Depending upon your child’s interest, you can find a professional to administer therapy related to that interest. Music therapy, art therapy, therapeutic horse-back riding, even surfing and swimming with dolphins are all alternative ways to teach and treat children with autism.

The differences between these and traditional therapy (speech, occupational and physical) may seem obvious; it’s the similarities that need to be discussed.

Let’s say your child is learning how to start conversations. During speech your child will work on forming words, expanding words into sentences, using appropriate greetings and will learn conversation starters. The exact same goals and skills can be worked on during any of the alternative therapies mentioned above. There is the similarity and one that is constantly misunderstood.

Many parents have the idea that only traditional therapy teaches traditional skills. Parents may wonder: Why in the world does my child need to learn how to surf? Perhaps he doesn’t, but if swimming, water and movement is enjoyable to them, can you think of a better motivator or reward? In this example, instead of earning a sticker on a speech therapist’s chart for ‘good talking’, your child will get to hop on a surf board and the ride the waves as a reward – what a significant difference.

This is why it is important to remember your child is a child first and the disability comes second. If a child is drawn to music, incorporate it in their programming. If you have an idea for alternative therapy but are unable to find a provider, consider contacting a professional in that field and explain your situation.

Parents are often presently surprised at the tremendous feedback received by non-therapists. A woman who offers private art lessons may be more then willing to work on talking or fine motor skills during lessons – in this case, you’ve taken a lesson or activity and modified to also provide therapy. The added bonus is your child will learn skills outside of therapeutic goals also.

Surprisingly, cost can be less then that of traditional therapy and alternative programs may be more available. Every provider will have their own fees, and if financing the therapy is a challenge, be sure to discuss alternate payment options with the provider. Perhaps you can volunteer to decrease cost, use a sliding scale, or refer others to off-set the out of pocket cost. Parents of children with autism are quite creative and innovative, and this situation is no exception.

Parents have also been able to incorporate alternative therapy approaches into mainstream educational settings. Simply put, if a child does well in art therapy, art projects should be used as reward, motivators and teaching tools throughout the child’s day. This is near common sense, as the more interested a child is in a topic, the more they will attend and contribute.

Autism affects every part of life and, as such, can limit social and recreational activities. This is one way to offer your child the best of both worlds and to make sure you’re always moving forward. Be creative and be persistent and you will find a niche your child fits in and loves. You never know, maybe you have the next Picasso sitting right in front of you.

More information about some of the most popular treatments can be fount at
Thursday, September 8, 2011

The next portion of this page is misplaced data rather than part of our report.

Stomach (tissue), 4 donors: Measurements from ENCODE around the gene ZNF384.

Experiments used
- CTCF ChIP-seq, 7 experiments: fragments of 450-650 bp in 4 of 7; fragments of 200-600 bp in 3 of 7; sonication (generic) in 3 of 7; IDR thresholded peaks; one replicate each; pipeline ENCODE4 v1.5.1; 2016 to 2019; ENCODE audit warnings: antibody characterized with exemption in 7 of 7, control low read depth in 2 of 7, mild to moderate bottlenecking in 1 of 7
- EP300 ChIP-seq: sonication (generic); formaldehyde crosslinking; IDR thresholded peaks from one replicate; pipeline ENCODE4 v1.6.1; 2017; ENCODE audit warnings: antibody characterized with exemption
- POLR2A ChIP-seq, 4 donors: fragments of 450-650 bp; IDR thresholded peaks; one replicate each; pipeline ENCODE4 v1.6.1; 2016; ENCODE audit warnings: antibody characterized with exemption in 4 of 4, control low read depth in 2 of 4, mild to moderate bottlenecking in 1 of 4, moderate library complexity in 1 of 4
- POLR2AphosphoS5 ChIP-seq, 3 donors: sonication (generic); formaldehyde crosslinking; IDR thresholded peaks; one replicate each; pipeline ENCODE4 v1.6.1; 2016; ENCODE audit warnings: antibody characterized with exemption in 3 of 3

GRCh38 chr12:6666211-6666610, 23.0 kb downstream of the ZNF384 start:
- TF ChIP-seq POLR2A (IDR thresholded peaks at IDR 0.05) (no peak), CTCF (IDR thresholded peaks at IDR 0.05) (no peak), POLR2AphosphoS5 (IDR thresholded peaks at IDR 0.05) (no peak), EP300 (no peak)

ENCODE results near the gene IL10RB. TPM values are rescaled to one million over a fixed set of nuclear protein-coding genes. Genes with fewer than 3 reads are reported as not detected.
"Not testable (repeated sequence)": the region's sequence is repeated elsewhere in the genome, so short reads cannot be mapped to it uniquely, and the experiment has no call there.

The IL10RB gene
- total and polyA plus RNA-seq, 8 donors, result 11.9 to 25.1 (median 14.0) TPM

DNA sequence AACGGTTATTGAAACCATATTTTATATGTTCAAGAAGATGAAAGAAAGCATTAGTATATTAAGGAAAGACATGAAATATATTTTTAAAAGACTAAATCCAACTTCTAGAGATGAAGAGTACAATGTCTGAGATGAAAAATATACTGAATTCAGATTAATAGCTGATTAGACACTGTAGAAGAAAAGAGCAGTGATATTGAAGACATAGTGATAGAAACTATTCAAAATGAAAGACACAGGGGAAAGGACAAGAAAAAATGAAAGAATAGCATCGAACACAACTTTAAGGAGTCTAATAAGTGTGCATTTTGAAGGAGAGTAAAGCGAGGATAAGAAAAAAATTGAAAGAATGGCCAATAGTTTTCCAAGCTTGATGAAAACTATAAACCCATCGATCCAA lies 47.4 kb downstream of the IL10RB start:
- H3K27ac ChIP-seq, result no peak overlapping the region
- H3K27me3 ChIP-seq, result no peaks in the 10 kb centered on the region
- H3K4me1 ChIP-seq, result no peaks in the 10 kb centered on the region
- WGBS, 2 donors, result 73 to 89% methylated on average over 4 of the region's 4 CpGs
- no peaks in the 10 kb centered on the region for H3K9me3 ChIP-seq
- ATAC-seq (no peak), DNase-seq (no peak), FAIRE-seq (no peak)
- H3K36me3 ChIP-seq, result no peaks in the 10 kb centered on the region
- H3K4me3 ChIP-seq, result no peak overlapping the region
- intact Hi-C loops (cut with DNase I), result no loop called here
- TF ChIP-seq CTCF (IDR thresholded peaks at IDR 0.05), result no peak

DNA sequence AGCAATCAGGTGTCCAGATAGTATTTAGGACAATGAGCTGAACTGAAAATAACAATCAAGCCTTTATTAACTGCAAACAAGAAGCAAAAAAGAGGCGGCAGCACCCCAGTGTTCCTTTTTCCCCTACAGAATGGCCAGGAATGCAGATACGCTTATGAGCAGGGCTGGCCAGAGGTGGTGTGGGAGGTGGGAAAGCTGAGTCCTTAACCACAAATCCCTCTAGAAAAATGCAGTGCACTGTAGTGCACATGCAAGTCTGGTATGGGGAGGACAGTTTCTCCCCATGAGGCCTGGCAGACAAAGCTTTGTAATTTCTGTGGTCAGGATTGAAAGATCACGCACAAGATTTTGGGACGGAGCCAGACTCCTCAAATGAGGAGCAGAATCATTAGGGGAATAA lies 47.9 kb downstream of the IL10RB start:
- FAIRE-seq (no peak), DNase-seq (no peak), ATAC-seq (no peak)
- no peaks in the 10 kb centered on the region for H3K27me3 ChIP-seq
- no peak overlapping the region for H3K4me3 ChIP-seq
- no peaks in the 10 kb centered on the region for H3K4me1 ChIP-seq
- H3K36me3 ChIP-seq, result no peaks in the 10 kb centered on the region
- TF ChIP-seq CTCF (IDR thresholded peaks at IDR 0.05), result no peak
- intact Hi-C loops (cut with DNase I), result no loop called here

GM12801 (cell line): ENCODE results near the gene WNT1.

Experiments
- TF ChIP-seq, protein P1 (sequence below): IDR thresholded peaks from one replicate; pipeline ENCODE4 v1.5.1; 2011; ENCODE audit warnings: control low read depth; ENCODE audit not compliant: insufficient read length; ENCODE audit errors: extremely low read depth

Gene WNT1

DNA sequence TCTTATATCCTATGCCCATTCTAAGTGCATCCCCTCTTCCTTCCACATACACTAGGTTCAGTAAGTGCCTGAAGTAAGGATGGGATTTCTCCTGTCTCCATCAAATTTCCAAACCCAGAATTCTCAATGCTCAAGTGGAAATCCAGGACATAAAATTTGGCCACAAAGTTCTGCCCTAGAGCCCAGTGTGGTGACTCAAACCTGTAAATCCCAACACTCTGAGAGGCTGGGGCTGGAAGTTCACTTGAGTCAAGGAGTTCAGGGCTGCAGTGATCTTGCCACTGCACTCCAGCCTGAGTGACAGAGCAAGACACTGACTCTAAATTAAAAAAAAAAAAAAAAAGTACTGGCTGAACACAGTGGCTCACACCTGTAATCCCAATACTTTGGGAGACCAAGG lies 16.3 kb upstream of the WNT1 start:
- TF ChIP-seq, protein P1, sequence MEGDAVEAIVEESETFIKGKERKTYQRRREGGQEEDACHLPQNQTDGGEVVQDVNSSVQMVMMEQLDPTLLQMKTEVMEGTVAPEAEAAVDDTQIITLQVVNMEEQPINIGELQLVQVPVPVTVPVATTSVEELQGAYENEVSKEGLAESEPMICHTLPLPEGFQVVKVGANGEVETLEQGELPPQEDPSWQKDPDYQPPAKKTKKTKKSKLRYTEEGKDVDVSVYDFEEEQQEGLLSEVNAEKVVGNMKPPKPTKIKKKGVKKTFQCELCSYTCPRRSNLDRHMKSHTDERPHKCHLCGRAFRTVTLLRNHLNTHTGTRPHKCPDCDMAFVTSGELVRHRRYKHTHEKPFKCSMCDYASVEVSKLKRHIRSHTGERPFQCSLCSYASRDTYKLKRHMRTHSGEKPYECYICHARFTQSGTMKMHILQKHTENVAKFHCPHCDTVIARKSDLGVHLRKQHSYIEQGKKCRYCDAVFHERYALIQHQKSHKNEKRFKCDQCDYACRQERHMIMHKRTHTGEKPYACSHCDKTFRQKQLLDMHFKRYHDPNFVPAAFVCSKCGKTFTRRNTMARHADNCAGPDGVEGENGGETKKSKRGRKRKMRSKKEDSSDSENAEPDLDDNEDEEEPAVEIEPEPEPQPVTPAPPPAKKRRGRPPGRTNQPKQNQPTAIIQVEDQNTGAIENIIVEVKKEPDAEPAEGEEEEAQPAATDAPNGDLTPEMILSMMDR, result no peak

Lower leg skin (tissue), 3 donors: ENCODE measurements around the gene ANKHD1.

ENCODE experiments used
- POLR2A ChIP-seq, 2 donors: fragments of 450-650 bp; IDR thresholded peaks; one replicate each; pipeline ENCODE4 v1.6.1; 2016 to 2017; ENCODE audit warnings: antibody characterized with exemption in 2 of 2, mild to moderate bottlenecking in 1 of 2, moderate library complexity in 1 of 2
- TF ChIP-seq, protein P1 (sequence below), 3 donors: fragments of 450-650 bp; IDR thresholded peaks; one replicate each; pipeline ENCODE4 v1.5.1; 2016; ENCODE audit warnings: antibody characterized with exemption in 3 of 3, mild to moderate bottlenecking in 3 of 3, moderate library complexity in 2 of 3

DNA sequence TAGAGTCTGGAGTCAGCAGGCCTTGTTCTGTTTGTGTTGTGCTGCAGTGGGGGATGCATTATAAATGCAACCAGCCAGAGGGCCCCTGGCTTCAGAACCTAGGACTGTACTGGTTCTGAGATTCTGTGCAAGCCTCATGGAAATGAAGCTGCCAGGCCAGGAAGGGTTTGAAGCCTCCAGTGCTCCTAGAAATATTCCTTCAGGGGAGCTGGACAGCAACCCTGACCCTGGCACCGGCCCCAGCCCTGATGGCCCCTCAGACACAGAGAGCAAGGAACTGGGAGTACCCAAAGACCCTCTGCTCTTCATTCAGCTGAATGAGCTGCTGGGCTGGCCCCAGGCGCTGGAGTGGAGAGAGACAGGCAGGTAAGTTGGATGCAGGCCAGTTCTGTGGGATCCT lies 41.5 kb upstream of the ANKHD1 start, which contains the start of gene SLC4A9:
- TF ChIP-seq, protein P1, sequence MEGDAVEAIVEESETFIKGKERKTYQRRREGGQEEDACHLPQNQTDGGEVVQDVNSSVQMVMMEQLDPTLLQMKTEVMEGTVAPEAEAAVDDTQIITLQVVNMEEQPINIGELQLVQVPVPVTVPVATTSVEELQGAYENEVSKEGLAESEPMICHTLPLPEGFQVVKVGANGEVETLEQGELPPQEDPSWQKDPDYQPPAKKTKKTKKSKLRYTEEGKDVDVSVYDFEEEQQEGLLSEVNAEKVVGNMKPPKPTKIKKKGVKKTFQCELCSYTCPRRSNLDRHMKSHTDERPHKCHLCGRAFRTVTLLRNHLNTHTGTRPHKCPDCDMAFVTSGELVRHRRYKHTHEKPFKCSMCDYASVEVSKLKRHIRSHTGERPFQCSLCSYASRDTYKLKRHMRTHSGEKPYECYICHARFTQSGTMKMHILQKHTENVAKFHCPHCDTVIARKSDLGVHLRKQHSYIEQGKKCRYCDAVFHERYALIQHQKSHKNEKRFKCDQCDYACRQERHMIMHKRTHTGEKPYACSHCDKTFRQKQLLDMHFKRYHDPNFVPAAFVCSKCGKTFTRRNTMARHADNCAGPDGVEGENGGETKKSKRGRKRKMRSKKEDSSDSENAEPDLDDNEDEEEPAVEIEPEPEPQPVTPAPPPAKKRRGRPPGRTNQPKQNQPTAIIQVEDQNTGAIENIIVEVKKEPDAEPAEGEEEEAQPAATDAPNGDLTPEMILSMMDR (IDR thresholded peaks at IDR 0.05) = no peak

Three proven Dietary Interventions you may want to try for Children with Autism

There are several diets that claim to help children with Autism. How does a parent decide which, if any, to put their child on? For many parents, data helps validate the claims and helps them feel more comfortable in their decisions. This article discusses about two diets and the third one GFCF Diet, I will discuss it in another article (please stay tuned ..). All of these diets have been used for years, and have documented proof that it helps some children.

Since Autism is a spectrum disorder, a therapy that helps hundreds of children will not help all; and there are cases of one child being “cured” by a therapy that did not help thousands of others. Parents are attracted by diets that may help their child recover, or limit the need for other evasive therapies.

Antifungal Diet
Up to 85% of children with Autism have gastrointestinal issues. Many of these are caused by an imbalance in the intestines due to Candida overgrowth. The overgrowth has significant behavior consequences. Dr. Bernard Rimland, founder of Autism Research Institute, stated, ”based on the weight of the information gathered to date, it seems to me highly probable that a small, but significant proportion of children diagnosed as autistic are in fact victims of a severe Candida infection.” With the incidence of Autism growing so alarmingly, the thought that 5-10% of children can recover by a diet is attractive and plausible to parents.

The antifungal diet requires the removal of sugar sources (that feed yeast), carbohydrates and fermented yeast products (The Natural Medicine Guide to Autism; Marone, Stephanie; 2002;p27).Recipes may be found on anti-candida-diet-chocolate-recipes.

The April 2007 Summary of Biomedical Treatments for Autism publication is available at, (Adams Biomed Summary). In it are the results of parent reports of the success of treatments and how to get more information on the therapies. In this report ARI found removing sugar from the diet as well as giving the child antifungal medication helped many children. Of the parents that reported removing sugar from the child’s diet, 48% showed an improvement, 51% showed no change, and only 2% stated their child got worse. Most antifungal diets begin with a round of antifungal medication. ARI found 55% of parents said their child got better on Diflucan and 49% got better on Nystatin, 41% and 46% showed no change respectively and 5% got worse taking either. It is important to point out that the use of antifungal medication often results in a die-off reaction.